Like many others, I’m not sure the latest Trump vs. FOX fight is quite over. (One obvious way to grease a face-saving deal is for Fox to agree to give a few millionin profits to a veterans’ charity.) But here’s my framework for thinking about it.
1. Fox isn’t a “news network” like other news networks. Never has been. The left is right about this. If the Obama White House calls CBS and says it doesn’t like commentator X, CBS will politely tell the White House to f— off. If a Bush White House (or, one suspects, a Rubio White House) calls Roger Ailes and says it doesn’t like pundit X, pundit X is likely to disappear from Fox.**
2. Fox favors immigration amnesty. Not uniformly, of course. But do you think it was an accident when every Fox primetime anchor, including Hannity, came out for amnesty after the 2012 election? See here for more of this argument. Since Trump is in the process of wrecking the GOP elite’s plans for amnesty, you wouldn’t expect Fox to be friendly to him.
3. In the first GOP debate, back in August, Fox appeared to make an executive decision to take Trump out. The tell wasn’t in Megyn Kelly’s questions, which were in-bounds, but the post-debate Fox spin, featuring bizarre repeated predictions that Trump was of course now finished.
4. Trump then picked a fairly nasty fight with Kelly, with Ailes basically backing down, embarrassing her. She has ample reason for animus against Trump. I leave it to viewers of her show to decide if she has given effect to that animus over the past months. Many kausfiles commenters seem to think she has, but others say no.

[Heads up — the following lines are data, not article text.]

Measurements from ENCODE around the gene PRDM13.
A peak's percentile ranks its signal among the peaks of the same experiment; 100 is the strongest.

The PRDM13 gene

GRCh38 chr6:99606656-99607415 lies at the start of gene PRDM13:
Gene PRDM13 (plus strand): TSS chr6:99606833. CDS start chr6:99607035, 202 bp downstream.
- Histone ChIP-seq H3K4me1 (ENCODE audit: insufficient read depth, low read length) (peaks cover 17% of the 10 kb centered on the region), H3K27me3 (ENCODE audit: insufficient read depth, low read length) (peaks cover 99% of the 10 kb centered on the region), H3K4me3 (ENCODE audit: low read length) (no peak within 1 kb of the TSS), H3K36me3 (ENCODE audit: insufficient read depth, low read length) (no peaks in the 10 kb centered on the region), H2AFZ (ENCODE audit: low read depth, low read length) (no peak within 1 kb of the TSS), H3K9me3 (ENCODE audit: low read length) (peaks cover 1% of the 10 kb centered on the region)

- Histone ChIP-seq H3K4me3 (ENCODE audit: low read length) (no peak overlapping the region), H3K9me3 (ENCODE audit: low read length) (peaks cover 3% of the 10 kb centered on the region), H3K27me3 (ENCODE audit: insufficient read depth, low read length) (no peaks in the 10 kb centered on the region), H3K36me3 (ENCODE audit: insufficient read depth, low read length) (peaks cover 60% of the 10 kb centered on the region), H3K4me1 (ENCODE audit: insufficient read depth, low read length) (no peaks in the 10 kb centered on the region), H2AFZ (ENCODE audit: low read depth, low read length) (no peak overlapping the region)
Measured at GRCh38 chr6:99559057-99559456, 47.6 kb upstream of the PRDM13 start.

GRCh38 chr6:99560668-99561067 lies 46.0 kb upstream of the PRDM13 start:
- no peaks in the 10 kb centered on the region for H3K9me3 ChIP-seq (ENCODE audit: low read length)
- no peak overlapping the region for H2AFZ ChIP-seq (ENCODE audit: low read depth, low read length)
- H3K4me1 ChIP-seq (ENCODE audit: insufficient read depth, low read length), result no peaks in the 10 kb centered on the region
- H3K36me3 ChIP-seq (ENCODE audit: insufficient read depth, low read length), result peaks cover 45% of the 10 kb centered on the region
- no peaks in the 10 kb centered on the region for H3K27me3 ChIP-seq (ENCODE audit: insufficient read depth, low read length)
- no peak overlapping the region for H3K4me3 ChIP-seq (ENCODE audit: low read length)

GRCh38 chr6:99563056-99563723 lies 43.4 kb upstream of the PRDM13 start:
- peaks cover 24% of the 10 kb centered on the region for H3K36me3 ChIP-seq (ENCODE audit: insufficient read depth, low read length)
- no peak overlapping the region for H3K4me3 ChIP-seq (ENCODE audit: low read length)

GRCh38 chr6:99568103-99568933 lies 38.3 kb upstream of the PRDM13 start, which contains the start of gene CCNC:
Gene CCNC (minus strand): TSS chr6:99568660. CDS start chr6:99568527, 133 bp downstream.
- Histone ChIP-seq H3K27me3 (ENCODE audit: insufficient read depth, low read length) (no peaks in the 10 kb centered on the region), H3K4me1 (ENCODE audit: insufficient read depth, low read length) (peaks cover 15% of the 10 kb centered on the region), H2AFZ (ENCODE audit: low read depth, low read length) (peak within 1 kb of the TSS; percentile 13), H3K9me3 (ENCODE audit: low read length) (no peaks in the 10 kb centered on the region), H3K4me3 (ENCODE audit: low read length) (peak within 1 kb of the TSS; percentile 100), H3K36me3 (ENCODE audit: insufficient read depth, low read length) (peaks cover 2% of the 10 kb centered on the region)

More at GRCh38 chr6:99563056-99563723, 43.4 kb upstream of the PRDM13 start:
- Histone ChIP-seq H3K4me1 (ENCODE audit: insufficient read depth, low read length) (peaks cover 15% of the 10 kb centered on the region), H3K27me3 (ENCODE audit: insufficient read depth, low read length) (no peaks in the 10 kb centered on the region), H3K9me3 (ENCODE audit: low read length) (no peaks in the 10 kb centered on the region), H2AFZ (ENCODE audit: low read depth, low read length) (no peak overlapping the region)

5. You ordinarily don’t want a candidate to be able to create a conflict of interest simply by attacking a journalist and then claiming the journalist is hostile. But Trump’s not guilty of “bootstrapping” because Fox started it (see point 3).
6. Whether or not Trump’s right to try to bounce Kelly at this late date–and the choice of debate moderators is often the subject of intense negotiations, at least in 2-person races– the statement Fox put out when he threatened to not show up was so juvenile and mocking that it, in itself, is proof of over-the-line bias on Fox’s part.
7. Trump doesn’t have to show up. But — even if he has a legitimate beef — is that prudent? I don’t know. I suppose it partly depends on what his “internals” say about the state of play in Iowa. In his online Twitter query today (about whether he should join the debate) I voted “yes.”
8. Even if a Trump boycott hurts Trump, it’s also likely to hurt Fox, a network that now has a deadening hold on conservative punditry because it is basically the only avenue of upward advancement. If Trump drives a wedge between Murdoch’s network and the GOP base — more accurately, deepens the division he’s already created — it could attract a competitor to try to steal that base away. Remember when the U.S. team didn’t show up at the Moscow Olympics? It drove the point home to ordinary Russians that yes, we were angry and serious about opposing Soviet expansionism. Likewise, if Trump doesn’t show up and wins the election anyway, in the teeth of Fox’s taunts, it will dramatically make the point that Fox isn’t as essential to non-Democrats as it once was. In the long run, that could be more important than whatever effect the debate confrontation has on the Iowa results.
** — Some commenters note that CBS has become a little incestuous. Maybe not the best example! But I stick with the distinction: Even when Obama White House national security aide Ben Rhodes is talking to his brother, CBS News president David Rhodes, about obstreperous reporter Sharyl Attkisson, I bet the conversation is couched in conventional journalistic terms (e.g., hypothetically, ‘She got it wrong’) and not mutual-cause terms (e.g., hypothetically, ‘She’s not helpful’). More here. …